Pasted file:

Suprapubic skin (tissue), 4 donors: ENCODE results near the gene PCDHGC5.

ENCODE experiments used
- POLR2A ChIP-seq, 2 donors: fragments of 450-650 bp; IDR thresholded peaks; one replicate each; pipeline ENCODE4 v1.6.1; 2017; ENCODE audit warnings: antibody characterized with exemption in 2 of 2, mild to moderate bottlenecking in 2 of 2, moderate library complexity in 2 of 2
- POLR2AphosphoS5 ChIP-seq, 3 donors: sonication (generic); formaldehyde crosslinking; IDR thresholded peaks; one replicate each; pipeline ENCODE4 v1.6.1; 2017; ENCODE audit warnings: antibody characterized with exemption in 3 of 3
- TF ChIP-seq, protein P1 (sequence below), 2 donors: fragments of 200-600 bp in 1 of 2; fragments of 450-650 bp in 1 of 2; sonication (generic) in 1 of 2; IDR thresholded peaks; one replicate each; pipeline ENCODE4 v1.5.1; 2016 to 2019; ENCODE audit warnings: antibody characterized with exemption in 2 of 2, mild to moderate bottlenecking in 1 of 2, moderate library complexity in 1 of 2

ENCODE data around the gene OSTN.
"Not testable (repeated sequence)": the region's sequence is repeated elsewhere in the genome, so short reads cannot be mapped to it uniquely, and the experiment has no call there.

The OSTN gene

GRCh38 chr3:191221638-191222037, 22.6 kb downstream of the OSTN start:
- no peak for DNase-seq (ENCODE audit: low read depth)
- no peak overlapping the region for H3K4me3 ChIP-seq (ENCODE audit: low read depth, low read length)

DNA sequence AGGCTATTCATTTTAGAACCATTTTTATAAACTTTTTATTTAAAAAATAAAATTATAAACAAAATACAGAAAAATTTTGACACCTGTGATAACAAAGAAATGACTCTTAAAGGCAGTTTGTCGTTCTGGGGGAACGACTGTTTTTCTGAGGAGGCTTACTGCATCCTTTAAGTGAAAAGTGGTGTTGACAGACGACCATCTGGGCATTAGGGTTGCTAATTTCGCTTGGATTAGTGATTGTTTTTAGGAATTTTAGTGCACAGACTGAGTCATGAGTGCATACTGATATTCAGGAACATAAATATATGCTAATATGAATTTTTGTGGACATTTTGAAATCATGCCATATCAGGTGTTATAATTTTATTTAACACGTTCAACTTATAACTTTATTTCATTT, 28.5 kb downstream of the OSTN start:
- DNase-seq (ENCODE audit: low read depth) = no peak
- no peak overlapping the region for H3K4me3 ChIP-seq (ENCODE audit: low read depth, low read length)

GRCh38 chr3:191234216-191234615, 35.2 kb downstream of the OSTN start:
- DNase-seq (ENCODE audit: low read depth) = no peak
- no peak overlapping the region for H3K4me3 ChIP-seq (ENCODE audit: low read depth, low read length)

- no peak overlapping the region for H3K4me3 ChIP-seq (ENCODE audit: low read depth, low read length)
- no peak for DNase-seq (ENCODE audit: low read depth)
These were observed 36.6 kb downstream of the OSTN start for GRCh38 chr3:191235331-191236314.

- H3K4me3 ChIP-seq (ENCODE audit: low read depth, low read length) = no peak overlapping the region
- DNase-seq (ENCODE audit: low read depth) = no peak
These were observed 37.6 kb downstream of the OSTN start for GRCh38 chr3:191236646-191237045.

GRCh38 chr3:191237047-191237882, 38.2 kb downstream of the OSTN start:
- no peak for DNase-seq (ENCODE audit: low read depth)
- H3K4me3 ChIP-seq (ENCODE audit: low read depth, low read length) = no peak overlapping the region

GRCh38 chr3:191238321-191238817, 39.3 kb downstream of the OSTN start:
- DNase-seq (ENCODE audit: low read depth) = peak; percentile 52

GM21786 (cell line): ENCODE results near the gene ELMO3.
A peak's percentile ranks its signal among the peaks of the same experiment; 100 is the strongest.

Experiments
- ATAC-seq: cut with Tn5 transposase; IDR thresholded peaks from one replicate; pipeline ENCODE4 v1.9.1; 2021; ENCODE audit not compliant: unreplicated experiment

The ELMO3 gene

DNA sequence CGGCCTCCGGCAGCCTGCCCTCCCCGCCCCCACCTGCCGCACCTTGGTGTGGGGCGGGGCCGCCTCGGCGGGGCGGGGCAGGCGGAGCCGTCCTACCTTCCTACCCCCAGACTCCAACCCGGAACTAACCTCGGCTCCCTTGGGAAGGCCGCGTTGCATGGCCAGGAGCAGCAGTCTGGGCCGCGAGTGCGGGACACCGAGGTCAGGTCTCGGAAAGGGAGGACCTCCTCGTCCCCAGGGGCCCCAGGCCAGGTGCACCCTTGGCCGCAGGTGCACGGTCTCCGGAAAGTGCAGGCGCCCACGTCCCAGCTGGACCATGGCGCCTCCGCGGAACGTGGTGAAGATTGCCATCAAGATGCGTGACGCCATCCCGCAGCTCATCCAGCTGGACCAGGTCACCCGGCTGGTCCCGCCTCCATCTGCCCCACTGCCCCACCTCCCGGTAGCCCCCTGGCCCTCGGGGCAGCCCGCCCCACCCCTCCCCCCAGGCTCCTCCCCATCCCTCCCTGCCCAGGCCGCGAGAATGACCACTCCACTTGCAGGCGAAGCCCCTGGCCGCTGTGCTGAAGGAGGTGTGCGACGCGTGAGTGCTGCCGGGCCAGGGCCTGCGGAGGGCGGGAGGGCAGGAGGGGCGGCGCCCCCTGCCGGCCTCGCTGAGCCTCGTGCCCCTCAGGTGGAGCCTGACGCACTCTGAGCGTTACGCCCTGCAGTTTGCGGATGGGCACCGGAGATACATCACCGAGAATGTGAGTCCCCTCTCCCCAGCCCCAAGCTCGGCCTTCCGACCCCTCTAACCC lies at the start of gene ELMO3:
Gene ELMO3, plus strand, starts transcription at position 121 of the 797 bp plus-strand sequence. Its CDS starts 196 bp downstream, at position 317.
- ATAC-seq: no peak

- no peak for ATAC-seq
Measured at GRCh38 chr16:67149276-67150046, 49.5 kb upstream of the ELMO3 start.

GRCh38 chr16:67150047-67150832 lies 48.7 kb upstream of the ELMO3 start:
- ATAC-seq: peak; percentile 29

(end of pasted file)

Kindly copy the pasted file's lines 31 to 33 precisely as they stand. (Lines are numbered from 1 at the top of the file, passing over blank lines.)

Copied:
Experiments
- ATAC-seq: cut with Tn5 transposase; IDR thresholded peaks from one replicate; pipeline ENCODE4 v1.9.1; 2021; ENCODE audit not compliant: unreplicated experiment

The ELMO3 gene